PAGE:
Different Kinds of Wedding Dress Bustles

Countless brides dream of a long, lacy, detailed train on their wedding dress to follow them down the aisle. There's no dreamier touch for wedding day photos, after all! Some dresses have trains that could cover the length of Mount Everest (no exaggeration!) However, a typical chapel train will range from 12-18 inches, and for brides with a flare for the dramatic, a cathedral train will span up to 8 feet.


As romantic as they are, they're not the most dance-friendly. If you're looking to truly bust a move on the dance floor during your reception, you're going to need something called a bustle. Bustles are how a train will be pinned up to make your gorgeous dress a little more dance-friendly. Every dress bustles differently, although there are a few primary bustles that seamstresses love to use.


American Bustle

The American bustle picks up the train and layers it against the outside of the gown. This creates a stunning cascade illusion with the fabric. Some dresses just require one point, but longer and more dramatic trains may need multiple pins to hold up the train. This kind of bustle looks especially beautiful if you do have a more detailed train. This way, you don't lose much of the detail at all!

(Photo: Brides)


French Bustle

The French bustle is a distant cousin of the American bustle. The concept is the same, but rather than folding on the outside of the dress, it will pin underneath the dress. It's perfect for dresses with heavier fabrics, or shorter trains. If you're looking for a more voluminous look, this is the bustle for you!

(Photo: NK Bride)


Austrian Bustle

The Austrian bustle will run on the pricier side, because it's much more difficult for a seamstress to insert. However, if convenience is your goal, it doesn't get much easier than the Austrian bustle! Inspired by Austrian theatre curtains, this method uses a drawstring to pull up any access fabric. Easy peasy!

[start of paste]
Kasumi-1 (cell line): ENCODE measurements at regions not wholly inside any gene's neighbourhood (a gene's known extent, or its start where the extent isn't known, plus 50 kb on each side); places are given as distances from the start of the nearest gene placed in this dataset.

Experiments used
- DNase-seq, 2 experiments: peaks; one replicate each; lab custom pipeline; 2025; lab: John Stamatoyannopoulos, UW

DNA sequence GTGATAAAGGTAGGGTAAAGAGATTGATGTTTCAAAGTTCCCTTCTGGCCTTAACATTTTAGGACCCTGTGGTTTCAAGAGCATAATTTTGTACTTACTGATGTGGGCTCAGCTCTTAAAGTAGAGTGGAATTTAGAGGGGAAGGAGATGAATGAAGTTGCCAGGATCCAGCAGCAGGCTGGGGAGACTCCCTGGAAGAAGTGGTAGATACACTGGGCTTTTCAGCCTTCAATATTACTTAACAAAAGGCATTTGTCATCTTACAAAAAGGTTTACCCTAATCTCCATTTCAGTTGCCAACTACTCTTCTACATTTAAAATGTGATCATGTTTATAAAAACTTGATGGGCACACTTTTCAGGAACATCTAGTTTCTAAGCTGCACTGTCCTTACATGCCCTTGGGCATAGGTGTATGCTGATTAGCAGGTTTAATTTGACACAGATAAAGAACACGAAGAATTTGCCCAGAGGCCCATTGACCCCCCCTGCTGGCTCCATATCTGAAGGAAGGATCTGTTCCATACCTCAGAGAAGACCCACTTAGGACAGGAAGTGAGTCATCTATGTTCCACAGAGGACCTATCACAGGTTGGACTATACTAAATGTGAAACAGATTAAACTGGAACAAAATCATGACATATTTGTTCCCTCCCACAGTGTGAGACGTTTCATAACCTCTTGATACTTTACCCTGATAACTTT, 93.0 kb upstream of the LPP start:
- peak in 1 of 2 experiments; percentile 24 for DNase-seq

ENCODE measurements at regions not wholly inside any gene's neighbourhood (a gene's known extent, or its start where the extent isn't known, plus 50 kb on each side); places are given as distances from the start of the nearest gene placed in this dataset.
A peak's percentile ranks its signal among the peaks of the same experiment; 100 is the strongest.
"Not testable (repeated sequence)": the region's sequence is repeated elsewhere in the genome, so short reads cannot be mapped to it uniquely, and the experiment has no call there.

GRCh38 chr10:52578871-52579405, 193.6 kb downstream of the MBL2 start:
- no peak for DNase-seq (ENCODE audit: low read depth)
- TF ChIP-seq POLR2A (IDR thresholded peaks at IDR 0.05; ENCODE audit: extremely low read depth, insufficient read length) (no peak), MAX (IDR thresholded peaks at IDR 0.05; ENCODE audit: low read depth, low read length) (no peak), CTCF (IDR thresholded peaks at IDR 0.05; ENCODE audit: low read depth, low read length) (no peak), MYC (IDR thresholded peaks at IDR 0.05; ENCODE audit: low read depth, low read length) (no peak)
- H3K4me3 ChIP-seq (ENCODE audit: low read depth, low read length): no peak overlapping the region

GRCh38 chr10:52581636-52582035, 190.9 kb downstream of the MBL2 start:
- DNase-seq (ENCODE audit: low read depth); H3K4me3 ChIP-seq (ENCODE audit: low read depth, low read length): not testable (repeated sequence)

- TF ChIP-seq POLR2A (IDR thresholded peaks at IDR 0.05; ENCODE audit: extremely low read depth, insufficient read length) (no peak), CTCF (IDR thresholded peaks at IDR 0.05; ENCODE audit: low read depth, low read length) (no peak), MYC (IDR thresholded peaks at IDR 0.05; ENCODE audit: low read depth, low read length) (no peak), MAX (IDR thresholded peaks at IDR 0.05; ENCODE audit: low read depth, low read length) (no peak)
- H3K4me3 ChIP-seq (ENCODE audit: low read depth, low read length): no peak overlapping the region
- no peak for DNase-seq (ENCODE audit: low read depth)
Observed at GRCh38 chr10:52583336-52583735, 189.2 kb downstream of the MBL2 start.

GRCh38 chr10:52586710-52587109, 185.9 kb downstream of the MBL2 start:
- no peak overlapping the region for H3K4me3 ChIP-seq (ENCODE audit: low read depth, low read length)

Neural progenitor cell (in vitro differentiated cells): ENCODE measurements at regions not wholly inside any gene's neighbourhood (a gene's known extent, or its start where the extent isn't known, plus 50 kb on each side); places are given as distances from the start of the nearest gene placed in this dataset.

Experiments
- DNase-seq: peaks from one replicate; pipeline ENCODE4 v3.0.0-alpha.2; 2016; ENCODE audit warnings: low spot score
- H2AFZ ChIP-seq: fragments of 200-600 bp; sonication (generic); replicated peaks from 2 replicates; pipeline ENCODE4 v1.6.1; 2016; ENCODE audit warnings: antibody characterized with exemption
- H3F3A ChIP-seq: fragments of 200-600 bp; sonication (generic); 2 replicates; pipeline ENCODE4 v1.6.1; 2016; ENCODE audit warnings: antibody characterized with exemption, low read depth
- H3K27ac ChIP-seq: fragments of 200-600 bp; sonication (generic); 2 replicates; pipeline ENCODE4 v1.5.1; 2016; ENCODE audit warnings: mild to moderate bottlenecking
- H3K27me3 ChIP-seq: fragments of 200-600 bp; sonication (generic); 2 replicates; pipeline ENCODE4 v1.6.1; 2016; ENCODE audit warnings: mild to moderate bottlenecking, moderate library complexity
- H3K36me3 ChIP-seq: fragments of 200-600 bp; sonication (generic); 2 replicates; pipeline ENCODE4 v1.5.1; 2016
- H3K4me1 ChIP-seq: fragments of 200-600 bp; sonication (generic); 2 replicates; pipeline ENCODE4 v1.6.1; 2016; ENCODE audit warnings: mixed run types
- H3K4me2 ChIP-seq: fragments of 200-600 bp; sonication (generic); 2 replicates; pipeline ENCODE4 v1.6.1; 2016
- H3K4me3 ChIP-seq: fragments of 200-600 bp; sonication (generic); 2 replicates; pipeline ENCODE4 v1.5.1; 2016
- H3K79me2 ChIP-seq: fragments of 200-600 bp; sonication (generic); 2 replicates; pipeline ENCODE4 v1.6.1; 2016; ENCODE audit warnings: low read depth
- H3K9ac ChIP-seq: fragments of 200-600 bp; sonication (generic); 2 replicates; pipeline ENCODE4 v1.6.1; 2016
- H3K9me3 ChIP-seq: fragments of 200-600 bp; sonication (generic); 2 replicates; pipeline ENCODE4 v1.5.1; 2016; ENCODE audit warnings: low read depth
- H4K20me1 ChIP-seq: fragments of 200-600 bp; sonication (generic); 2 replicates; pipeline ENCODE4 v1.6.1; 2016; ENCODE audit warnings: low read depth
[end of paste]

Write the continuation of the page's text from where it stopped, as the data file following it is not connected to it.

(Photo: Brides)


Wrist Bustle

Wristlet bustles have faded in popularity recently, but are always an easy go-to. If you're looking for a princess vibe during your first dance, attaching your bustle to your wrist using a simple loop is romantic and timeless. It's also very cost-effective, but can also get tiring on your wrist after a while.

(Photo: NK Bride)


Ballroom Bustle

Don't let the name fool you, it isn't just for ballgowns! This bustle actually looks beautiful on any number of silhouettes, because it seamlessly hides the train without altering the look of the dress. Using several points, the train folds up to create the illusion of a floor-length gown.

(Photo: Elite Bridal)


Never be afraid to ask your stylist how a dress will bustle while you're trying them on! One of our favorite seamstresses always tells us, "Listen to the dress, it will tell you what kind of bustle it wants." No two bustles are the same, and it's one more element that will make your dress completely unique and totally your own.